It feels like I have spent my life waiting for driverless cars, inspired of course by the Jetson’s green bubble car, with George shouting to Jane, “stop this crazy thing!” But as an industry that’s earnt its stripes by capitalising on big changes, there is more to this innovation than a 1960s sci-fi cartoon could have prepared us for.
Driverless cars, or Automated Vehicles (AVs) as they are called by those in the business, might just be the future of transportation and mobility. But what are they? When will they be on our roads? And, importantly, what impact will they have on the Out of Home (OOH) industry?
An AV is a robotic vehicle that is designed to travel between destinations without the need for a human operator. It turns out, most of us are already driving one – features such as adaptive cruise control, parking and ‘lane keep’ assist mean that we sit at level two of five on the Society of Automotive Engineers scale*.
While predictions vary, it’s reported that AVs will not make up the majority of cars on the road until 2045, after a decades-long transition, overcoming barriers to consumer adoption, and phasing out older vehicles.**
On the plus side, AVs have the potential to make our roads much safer, and to free up more time for passengers to read, talk and be entertained by your humble roadside OOH sign. However, this technology will also be a disruptive force across economies and will require both federal and state regulators to adapt legal frameworks to accommodate for them.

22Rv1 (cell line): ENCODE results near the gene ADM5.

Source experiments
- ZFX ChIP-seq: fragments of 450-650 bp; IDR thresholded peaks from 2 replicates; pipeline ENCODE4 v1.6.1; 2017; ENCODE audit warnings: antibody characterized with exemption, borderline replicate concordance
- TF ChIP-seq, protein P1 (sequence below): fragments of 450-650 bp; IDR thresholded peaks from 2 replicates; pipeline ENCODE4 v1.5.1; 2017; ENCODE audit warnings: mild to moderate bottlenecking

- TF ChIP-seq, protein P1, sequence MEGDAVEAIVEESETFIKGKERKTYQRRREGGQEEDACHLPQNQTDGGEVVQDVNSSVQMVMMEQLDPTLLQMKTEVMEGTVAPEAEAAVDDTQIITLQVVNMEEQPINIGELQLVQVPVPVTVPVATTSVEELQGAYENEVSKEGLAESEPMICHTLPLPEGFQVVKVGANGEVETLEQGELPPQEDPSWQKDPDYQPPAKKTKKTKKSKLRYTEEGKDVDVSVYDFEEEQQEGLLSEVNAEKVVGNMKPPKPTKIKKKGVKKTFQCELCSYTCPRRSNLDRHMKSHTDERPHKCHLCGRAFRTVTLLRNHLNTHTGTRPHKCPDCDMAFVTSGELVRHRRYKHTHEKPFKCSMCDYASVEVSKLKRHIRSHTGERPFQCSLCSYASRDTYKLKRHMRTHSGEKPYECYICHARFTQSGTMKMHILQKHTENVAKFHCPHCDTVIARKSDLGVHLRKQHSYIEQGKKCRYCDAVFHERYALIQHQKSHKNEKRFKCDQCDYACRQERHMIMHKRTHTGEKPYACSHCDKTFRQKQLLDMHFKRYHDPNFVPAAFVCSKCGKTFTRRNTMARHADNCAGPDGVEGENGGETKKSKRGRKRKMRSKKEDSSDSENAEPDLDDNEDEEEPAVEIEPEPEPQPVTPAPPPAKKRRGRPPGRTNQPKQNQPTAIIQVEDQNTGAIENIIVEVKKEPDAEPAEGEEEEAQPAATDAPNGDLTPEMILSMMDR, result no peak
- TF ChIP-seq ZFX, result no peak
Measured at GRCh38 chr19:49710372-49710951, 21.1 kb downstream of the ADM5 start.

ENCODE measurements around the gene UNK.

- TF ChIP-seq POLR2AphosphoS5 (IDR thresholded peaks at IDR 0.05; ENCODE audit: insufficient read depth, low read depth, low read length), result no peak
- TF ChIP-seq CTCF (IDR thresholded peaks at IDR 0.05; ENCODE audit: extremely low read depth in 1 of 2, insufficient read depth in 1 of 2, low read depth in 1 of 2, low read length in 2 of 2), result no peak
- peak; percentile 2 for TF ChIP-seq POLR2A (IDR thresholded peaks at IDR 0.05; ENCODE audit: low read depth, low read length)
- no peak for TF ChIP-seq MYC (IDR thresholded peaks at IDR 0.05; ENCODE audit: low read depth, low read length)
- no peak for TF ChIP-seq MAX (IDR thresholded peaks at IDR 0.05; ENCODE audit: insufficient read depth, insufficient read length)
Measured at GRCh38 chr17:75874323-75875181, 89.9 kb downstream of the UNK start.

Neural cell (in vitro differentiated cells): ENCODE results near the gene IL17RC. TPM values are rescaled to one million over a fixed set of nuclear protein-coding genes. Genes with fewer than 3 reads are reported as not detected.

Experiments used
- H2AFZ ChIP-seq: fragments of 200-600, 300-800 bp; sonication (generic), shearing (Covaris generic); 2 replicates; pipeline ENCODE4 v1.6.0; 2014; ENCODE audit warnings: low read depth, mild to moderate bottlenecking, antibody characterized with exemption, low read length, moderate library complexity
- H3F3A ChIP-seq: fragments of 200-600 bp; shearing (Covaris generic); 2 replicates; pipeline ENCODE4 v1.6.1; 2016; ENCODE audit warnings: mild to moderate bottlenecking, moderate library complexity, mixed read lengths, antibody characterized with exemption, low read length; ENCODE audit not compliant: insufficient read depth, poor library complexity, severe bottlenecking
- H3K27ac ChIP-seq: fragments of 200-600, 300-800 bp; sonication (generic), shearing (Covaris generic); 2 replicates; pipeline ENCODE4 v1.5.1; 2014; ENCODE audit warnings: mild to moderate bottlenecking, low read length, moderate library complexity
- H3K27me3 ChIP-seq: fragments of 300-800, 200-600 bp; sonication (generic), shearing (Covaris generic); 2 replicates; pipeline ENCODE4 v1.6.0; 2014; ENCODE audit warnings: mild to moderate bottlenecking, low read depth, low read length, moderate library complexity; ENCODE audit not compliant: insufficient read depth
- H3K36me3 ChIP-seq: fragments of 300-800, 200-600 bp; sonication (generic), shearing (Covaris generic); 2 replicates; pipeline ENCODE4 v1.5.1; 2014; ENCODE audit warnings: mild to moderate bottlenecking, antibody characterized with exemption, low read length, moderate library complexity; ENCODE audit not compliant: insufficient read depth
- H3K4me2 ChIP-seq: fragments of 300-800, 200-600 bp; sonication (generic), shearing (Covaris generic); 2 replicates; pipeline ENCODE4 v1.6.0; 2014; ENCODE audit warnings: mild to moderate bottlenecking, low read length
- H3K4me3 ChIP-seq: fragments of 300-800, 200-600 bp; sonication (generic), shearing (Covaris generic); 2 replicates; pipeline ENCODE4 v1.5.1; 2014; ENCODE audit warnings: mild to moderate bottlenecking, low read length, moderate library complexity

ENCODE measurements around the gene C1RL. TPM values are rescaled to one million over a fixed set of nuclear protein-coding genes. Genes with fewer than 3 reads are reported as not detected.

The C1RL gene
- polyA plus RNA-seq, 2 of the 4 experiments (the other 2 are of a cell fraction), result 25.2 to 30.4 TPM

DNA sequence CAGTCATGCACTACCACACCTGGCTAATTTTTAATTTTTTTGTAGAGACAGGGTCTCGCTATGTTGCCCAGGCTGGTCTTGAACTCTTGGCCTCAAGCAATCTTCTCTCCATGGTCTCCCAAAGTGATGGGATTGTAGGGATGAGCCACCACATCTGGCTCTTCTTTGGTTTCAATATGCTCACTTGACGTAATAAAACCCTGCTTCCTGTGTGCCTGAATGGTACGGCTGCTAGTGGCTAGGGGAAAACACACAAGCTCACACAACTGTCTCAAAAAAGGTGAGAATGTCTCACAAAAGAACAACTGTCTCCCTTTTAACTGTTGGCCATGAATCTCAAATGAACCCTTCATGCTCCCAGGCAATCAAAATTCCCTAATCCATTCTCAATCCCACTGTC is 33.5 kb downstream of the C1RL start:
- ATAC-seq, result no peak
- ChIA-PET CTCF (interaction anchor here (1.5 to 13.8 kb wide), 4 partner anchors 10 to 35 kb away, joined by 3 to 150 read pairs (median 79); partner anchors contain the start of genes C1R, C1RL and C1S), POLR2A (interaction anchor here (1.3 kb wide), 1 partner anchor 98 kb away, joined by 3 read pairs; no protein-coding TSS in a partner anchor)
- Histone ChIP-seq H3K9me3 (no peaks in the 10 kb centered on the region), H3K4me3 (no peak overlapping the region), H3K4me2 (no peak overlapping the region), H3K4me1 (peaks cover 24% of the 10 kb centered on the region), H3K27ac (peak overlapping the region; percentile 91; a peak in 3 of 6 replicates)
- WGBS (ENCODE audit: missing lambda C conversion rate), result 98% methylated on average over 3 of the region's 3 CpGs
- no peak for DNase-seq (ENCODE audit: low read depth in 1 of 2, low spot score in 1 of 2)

Abraham Lincoln said that “the best way to predict the future is to create it.” As an industry with a penchant for taking advantage of disruptive forces to shape the success of our future, when it comes to AVs, we must all be posing the question: how can we help create this future?
I think there is a chance for OOH infrastructure to become part of intelligent transport systems, speaking not only to the people in the cars, but to the cars themselves. Now is the time for our industry to begin planning, researching and embracing new ways for collaboration in this space. That’s why the OMA invited a panel of experts and industry together to start this conversation. You can find more information on the event here.
As technology hurtles ahead and many things in the Jetson’s lives become our reality, I look forward with great optimism and interest at how we can embrace this change and make it work for us. I am sure George will be wishing us well with a “Hooba-dooba-dooba.”
*Society of Automotive Engineers scale
**Reuters, Moody’s forecasts U.S. adoption of self-driving cars ‘several decades’ away